The majority of U.S. retailers appear unlikely to meet the October deadline for the transition to chip-enabled credit cards.

A survey of 200 retailers at the National Retail Federation’s Big Show in New York earlier this month by ACI Worldwide, a payment software and services provider, revealed that just 12 percent of respondents were already in compliance with the so-called EMV — for Europay, MasterCard and Visa — standard.

That standard would shift the liability for purchases made with stolen or counterfeited credit cards to the merchants if they aren’t capable of processing chip-enabled cards, as opposed to banks bearing financial responsibility.

U.S. retailers made up 87 percent of the respondent sample and provided a sobering picture of merchant preparedness. Among them, 22 percent said they were still evaluating their options, 19 percent said they weren’t yet prepared and 14 percent said they “still have work to do,” ACI reported.

While 12 percent of the U.S. sample said they were already compliant, 19 percent described themselves as “very prepared” and expect to meet the October deadline.

“Data breaches are top-of-mind for retailers, which have already or are planning to increase payment security spending,” said Lynn Howard, vice president of ACI. “Yet a sizable number of those surveyed are not fully prepared for meeting EMV timelines. At the same time, consumers want assurances that their data will never be compromised when they make purchases.”

He noted that many stores are taking steps to meet the deadline, “but like any major undertaking, are trying to manage this along with other payment security, IT and technology initiatives.”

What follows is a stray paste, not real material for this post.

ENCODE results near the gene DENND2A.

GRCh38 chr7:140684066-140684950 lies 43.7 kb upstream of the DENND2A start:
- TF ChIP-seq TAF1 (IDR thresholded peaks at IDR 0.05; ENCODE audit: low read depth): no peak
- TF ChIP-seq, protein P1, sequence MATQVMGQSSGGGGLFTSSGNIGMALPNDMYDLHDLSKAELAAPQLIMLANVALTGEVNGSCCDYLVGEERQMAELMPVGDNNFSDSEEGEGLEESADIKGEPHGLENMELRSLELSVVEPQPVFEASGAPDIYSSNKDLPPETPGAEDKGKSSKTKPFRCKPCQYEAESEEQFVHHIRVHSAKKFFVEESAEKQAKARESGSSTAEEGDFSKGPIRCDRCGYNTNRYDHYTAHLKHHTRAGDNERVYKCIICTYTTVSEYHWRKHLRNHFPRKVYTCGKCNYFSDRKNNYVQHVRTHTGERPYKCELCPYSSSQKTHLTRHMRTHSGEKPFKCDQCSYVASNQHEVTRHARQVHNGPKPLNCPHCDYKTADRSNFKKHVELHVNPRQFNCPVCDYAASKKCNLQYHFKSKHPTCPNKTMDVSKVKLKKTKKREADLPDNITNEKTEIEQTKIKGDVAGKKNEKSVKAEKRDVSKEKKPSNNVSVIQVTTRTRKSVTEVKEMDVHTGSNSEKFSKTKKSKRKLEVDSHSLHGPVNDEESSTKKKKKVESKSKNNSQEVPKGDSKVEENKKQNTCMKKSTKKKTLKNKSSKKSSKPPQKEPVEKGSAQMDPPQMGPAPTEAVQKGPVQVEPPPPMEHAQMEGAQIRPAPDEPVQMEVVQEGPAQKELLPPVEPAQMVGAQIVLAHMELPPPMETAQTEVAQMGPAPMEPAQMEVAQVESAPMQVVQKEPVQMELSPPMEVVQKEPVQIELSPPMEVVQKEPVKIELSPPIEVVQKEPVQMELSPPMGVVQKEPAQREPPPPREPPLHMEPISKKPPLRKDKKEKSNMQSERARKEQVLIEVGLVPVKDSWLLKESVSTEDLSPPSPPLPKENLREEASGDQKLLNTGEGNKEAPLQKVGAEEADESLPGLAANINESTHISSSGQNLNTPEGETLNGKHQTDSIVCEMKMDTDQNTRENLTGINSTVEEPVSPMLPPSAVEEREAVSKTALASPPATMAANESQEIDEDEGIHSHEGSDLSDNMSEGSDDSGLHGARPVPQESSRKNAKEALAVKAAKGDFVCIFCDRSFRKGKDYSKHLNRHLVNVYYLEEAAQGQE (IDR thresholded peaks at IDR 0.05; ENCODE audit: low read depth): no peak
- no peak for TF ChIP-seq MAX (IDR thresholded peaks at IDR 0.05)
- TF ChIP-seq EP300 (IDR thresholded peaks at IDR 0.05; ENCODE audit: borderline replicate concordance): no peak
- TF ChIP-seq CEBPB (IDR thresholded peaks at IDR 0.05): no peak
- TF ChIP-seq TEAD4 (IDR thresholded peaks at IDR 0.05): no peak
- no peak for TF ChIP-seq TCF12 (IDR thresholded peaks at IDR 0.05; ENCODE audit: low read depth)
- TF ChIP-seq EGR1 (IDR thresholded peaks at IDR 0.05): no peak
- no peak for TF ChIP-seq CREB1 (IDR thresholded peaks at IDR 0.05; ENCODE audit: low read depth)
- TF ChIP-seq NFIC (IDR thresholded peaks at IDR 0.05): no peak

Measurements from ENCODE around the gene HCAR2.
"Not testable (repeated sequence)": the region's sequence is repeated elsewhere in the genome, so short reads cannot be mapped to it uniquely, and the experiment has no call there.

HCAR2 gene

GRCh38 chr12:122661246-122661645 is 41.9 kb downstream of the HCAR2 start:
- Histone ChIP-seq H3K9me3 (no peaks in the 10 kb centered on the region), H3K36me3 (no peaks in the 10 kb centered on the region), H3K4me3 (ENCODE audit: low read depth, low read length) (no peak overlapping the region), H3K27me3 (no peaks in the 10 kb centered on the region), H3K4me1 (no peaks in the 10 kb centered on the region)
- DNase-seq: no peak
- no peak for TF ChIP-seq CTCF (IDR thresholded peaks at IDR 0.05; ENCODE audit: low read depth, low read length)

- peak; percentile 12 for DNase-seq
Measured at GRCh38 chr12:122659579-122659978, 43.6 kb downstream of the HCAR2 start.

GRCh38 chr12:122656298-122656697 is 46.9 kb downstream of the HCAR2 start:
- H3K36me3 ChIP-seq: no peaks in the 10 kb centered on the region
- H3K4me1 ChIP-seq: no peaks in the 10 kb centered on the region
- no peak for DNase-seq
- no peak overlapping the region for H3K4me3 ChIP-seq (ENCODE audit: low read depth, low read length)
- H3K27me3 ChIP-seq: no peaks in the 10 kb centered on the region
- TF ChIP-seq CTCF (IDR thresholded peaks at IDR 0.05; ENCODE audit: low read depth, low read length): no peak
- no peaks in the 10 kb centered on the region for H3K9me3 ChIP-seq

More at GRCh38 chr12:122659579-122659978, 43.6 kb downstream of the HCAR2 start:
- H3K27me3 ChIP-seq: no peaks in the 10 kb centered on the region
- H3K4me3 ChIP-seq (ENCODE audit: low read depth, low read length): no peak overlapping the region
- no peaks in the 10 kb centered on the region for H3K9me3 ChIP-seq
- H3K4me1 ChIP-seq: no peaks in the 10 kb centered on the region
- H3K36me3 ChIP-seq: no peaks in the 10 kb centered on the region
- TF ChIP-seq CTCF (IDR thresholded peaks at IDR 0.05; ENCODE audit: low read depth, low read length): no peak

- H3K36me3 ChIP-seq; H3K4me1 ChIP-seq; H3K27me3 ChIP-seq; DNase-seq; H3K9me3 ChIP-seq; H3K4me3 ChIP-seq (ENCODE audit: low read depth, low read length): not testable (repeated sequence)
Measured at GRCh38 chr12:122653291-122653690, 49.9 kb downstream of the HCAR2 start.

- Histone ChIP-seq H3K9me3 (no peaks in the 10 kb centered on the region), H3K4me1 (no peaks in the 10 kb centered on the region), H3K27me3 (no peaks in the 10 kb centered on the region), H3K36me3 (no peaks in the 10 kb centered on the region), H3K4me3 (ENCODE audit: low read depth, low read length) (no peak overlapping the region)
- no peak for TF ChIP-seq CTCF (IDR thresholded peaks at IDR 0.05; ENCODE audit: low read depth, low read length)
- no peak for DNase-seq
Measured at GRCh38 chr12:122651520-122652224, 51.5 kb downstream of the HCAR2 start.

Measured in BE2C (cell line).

Security breaches resulting from hacking have become a growing concern for stores and their customers since the 2007 breach of The TJX Cos. Inc. Cybertheft hurt the holiday sales of 2013 victims Target Corp. and Neiman Marcus and last year hit The Home Depot and Bebe Stores.

Two-thirds of surveyed stores said that breaches had led them to budget greater investment in payment security. Forty-seven percent said they’d already increased that investment and an additional 19 percent said they would do so in the next 12 to 24 months. One in five said they hadn’t and instead were taking a “wait-and-see approach” while the remaining 14 percent had no plans to boost their investments as they felt they’d already dedicated adequate resources to the problem.

Apart from the implementation of chip-enabled point-of-sale equipment, banks and retailers are at odds on exactly how the chip cards will be processed. Both the NRF and the Retail Industry Leaders Association favor the combination of chip-enabled cards and personal identification numbers to safeguard transactions while bank groups have tended to favor the combination of a chip-enabled card and a customer’s signature.

A spokesman for ACI noted, “The deadline comes just as retailers will be gearing up for holiday selling. Noncompliance or even confusion about what consumers need to do could put seasonal sales at risk.”

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